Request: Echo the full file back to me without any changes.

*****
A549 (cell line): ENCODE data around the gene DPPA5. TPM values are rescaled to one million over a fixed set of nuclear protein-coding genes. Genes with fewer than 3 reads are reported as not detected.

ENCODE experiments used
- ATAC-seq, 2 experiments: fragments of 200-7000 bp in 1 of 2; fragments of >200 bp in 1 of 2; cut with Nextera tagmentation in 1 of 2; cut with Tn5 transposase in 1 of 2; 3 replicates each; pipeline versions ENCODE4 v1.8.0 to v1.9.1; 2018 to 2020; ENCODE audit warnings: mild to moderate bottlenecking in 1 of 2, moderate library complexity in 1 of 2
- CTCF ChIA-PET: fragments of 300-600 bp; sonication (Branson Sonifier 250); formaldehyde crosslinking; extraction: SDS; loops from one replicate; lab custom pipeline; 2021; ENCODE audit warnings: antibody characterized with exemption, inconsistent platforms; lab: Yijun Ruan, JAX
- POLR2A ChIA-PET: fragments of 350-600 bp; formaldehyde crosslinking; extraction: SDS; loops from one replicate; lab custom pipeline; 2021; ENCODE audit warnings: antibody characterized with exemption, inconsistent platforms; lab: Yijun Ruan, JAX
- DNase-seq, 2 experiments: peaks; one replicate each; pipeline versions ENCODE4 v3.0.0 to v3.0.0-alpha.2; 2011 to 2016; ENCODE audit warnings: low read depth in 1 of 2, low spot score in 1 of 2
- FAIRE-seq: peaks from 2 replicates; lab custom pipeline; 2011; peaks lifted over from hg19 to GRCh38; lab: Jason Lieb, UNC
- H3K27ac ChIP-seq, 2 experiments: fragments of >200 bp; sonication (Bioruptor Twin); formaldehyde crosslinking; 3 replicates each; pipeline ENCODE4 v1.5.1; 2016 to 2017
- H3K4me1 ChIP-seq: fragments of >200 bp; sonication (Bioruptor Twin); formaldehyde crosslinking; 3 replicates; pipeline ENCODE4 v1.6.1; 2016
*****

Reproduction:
A549 (cell line): ENCODE data around the gene DPPA5. TPM values are rescaled to one million over a fixed set of nuclear protein-coding genes. Genes with fewer than 3 reads are reported as not detected.

ENCODE experiments used
- ATAC-seq, 2 experiments: fragments of 200-7000 bp in 1 of 2; fragments of >200 bp in 1 of 2; cut with Nextera tagmentation in 1 of 2; cut with Tn5 transposase in 1 of 2; 3 replicates each; pipeline versions ENCODE4 v1.8.0 to v1.9.1; 2018 to 2020; ENCODE audit warnings: mild to moderate bottlenecking in 1 of 2, moderate library complexity in 1 of 2
- CTCF ChIA-PET: fragments of 300-600 bp; sonication (Branson Sonifier 250); formaldehyde crosslinking; extraction: SDS; loops from one replicate; lab custom pipeline; 2021; ENCODE audit warnings: antibody characterized with exemption, inconsistent platforms; lab: Yijun Ruan, JAX
- POLR2A ChIA-PET: fragments of 350-600 bp; formaldehyde crosslinking; extraction: SDS; loops from one replicate; lab custom pipeline; 2021; ENCODE audit warnings: antibody characterized with exemption, inconsistent platforms; lab: Yijun Ruan, JAX
- DNase-seq, 2 experiments: peaks; one replicate each; pipeline versions ENCODE4 v3.0.0 to v3.0.0-alpha.2; 2011 to 2016; ENCODE audit warnings: low read depth in 1 of 2, low spot score in 1 of 2
- FAIRE-seq: peaks from 2 replicates; lab custom pipeline; 2011; peaks lifted over from hg19 to GRCh38; lab: Jason Lieb, UNC
- H3K27ac ChIP-seq, 2 experiments: fragments of >200 bp; sonication (Bioruptor Twin); formaldehyde crosslinking; 3 replicates each; pipeline ENCODE4 v1.5.1; 2016 to 2017
- H3K4me1 ChIP-seq: fragments of >200 bp; sonication (Bioruptor Twin); formaldehyde crosslinking; 3 replicates; pipeline ENCODE4 v1.6.1; 2016